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China’s oil demand drops sharply as Beijing expands zero-Covid policy, OPEC says

China’s oil demand drops sharply as Beijing expands zero-Covid policy, OPEC says

OPEC made a sharp U-turn on its forecast for Chinese oil demand, while cutting its projections for global demand in 2022 and 2023.

The cartel now sees Chinese oil demand falling by 60,000 bpd this year after forecasting a 120,000 bpd increase a month ago. Beijing has locked down several provinces to stem a resurgence of the COVID-19 epidemic, which has so far dampened the country’s appetite for oil.

The sudden, negative swing in its forecast for China, the world’s biggest oil importer, coincided with a lower forecast globally.

OPEC cut its demand growth outlook for 2022 by 460,000 bpd to 2.64 million bpd and for 2023 by 360,000 bpd to 2.34 million bpd.

OPEC cited “the extension of China’s zero-count Covid-19 restrictions in some regions, economic challenges in OECD Europe and inflationary pressures in other key economies” as reasons for the lower outlook this year.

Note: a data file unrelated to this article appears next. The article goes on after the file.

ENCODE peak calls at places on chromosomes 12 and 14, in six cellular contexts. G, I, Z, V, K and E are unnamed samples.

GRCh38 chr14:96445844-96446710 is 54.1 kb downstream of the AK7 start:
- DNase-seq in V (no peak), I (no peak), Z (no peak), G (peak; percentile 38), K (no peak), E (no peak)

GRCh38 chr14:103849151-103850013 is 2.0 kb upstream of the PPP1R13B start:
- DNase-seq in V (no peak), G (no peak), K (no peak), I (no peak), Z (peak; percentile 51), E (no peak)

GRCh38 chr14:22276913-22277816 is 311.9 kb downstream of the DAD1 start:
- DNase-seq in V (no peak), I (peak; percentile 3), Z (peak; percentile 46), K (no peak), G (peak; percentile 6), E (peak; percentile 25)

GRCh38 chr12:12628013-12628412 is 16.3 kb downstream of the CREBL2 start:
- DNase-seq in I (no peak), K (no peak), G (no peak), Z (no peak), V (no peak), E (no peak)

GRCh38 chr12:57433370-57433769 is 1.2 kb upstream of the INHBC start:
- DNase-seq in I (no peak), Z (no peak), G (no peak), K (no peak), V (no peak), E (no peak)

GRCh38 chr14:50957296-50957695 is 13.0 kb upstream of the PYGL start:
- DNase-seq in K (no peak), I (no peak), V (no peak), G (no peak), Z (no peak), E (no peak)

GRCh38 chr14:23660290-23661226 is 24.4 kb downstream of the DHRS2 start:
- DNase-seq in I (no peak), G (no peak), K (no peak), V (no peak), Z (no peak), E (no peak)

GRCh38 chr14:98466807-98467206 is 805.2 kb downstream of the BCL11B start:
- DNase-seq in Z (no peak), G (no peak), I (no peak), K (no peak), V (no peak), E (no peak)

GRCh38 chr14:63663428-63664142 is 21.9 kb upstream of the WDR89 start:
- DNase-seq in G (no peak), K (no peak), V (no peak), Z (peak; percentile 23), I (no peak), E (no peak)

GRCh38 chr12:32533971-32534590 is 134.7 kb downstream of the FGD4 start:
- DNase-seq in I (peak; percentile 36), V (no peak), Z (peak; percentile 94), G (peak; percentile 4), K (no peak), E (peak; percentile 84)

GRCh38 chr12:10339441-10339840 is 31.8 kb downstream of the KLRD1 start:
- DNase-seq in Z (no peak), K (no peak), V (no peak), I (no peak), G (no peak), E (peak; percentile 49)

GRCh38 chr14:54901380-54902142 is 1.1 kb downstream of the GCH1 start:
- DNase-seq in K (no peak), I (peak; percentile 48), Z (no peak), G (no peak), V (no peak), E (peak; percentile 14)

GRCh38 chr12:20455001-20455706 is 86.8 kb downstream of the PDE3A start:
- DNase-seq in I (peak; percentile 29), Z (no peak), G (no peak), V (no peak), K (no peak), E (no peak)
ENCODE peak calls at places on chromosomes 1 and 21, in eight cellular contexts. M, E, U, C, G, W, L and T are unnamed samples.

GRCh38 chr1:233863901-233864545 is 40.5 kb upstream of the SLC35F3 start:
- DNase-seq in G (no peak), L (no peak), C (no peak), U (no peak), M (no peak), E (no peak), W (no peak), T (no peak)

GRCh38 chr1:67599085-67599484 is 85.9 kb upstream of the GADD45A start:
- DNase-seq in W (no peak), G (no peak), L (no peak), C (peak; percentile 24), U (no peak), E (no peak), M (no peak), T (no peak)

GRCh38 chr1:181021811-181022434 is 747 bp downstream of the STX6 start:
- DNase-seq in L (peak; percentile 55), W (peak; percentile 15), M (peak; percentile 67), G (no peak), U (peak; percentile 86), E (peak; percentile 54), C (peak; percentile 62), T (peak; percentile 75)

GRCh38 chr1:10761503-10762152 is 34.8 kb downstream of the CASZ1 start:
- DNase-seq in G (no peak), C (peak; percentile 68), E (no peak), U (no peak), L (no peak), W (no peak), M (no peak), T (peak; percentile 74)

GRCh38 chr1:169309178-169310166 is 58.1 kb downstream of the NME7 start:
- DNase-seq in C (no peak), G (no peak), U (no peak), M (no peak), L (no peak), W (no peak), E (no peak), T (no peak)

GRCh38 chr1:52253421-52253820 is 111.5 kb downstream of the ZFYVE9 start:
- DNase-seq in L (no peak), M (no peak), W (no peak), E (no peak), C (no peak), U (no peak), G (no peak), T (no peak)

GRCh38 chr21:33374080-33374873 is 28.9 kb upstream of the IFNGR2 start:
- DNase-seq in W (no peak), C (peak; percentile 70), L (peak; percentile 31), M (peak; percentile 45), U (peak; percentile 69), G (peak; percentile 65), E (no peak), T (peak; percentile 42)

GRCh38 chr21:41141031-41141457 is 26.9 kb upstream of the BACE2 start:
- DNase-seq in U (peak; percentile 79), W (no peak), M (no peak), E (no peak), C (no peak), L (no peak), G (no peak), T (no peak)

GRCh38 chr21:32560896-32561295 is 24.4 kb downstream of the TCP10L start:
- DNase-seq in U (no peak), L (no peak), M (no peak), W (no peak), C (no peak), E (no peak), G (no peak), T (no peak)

Brent crude fell 1.85% to $92.55 a barrel and West Texas Intermediate fell 2% to $87.51 a barrel.

The new outlook comes a week after OPEC cut its production quota by 2 million bpd, prompting sharp criticism from the Biden administration and even a promise to reassess US relations with Riyadh.

President Joe Biden has criticized OPEC’s de facto leader Saudi Arabia in recent days, and his White House has accused OPEC of siding with Russia in response to production cuts.

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